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Okezie Obasi Kanu, Efosa Ukponmwan, Olufemi Bankole, John Olutola Olatosi and Sarajudeen Oladele Arigbabu

Throat J 81 : 636 – 638 , 644 , 2002 58 Ziai WC , Lewin JJ III : Update in the diagnosis and management of central nervous system infections . Neurol Clin 26 : 427 – 468 , viii , 2008

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Rogier P. Schade, Janke Schinkel, Freek W. C. Roelandse, Ronald B. Geskus, Leo G. Visser, Marc C. van Dijk, Joan H. C. Voormolen, Hans van Pelt and Ed J. Kuijper

, then the positive CSF result was considered a contamination. Contamination was identified in 20 patients. Patients with negative cultures or contaminated cultures were defined as not having ED-BM. Excluded from the study were 30 patients with temporarily externalized internal CSF drains, such as malfunctioning ventriculoperitoneal or ventriculoatrial drains. Twenty patients with a central nervous system infection, such as cerebral abscess or tuberculosis, that was present before placement of the drain were also excluded. Therefore, 230 patients were included in the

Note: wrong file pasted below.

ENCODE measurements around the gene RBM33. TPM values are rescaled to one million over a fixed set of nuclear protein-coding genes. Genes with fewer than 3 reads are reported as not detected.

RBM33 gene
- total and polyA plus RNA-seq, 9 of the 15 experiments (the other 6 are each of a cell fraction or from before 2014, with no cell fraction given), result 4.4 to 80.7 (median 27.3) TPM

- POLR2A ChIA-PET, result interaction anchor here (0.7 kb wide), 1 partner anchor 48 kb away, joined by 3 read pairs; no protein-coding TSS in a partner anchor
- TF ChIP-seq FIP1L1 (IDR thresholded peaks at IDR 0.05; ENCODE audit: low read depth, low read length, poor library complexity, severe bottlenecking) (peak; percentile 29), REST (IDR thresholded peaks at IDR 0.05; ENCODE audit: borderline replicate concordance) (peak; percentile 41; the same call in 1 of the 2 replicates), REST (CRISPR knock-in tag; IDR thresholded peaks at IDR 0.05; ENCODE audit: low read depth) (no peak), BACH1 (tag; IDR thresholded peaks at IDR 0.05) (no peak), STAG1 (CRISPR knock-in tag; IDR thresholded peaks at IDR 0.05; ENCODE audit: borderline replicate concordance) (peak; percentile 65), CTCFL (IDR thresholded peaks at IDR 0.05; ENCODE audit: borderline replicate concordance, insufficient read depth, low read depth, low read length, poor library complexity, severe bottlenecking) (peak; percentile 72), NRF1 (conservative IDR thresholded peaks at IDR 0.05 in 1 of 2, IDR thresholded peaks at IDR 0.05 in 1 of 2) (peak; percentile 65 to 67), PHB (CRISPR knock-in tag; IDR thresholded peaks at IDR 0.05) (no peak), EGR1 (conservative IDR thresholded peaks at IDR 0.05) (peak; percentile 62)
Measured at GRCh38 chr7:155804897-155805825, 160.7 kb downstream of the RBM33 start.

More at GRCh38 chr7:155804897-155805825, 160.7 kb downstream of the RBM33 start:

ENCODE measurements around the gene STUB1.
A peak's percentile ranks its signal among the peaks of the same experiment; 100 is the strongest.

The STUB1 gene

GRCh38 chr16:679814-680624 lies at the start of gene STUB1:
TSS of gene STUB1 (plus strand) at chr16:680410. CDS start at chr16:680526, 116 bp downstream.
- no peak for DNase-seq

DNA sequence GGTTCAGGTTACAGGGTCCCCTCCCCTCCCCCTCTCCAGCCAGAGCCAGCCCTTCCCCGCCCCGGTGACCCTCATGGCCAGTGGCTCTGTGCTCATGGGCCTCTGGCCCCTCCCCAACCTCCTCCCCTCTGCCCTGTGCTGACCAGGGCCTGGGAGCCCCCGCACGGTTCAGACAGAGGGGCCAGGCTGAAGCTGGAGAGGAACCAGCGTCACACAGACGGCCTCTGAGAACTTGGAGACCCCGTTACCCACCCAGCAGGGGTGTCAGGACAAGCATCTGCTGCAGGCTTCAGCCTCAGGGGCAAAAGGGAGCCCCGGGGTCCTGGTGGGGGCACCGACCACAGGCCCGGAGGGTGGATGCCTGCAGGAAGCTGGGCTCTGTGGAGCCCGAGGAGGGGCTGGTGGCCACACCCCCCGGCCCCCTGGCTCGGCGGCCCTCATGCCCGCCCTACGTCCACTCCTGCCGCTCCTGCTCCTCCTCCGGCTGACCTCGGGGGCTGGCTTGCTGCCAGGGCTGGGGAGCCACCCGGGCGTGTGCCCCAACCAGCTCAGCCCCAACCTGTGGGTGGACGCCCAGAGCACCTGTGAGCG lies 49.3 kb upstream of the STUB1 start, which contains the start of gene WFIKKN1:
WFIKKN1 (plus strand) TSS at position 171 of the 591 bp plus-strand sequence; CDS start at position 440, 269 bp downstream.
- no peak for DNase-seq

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Liverana Lauretti, Quintino Giorgio D'Alessandris, Massimo Fantoni, Tiziana D'Inzeo, Eduardo Fernandez, Roberto Pallini and Giancarlo Scoppettuolo

, Kang HS , Sohn CH , Oh BM : Cauda equina syndrome misdiagnosed as aggravated hydrocephalus: neurological complication of intrathecal colistin in post-surgical meningitis . Acta Neurochir (Wien) 153 : 425 – 427 , 2011 10 Nau R , Sörgel F , Eiffert H : Penetration of drugs through the blood-cerebrospinal fluid/blood-brain barrier for treatment of central nervous system infections . Clin Microbiol Rev 23 : 858 – 883 , 2010 11 Pallotto C , Fiorio M , D'Avolio A , Sgrelli A , Baldelli F , Di Perri G , : Cerebrospinal fluid

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Bharat Guthikonda, Emilie Rouah, Bhuvanaswari Krishnan, Suzanne Z. Powell, J. Clay Goodman, Shankar P. Gopinath and Richard K. Simpson

MW , Homans AC , O'Shea PA : An unusual central nervous system infection in a young immunocompromised host . Arch Pathol Lab Med 110 : 497 – 501 , 1986 4 Antinori A : Evaluation and management of intracranial mass lesions in AIDS: report of the Quality Standards Subcommittee of the American Academy of Neurology . Neurology 51 : 1233 – 1234 , 1998 5 Autran B , Gorin I , Leibowitch M , Laroche L , Escande JP , Hewitt J , : AIDS in a Haitian woman with cardiac Kaposi's sarcoma and Whipple's disease . Lancet 1 : 767 – 768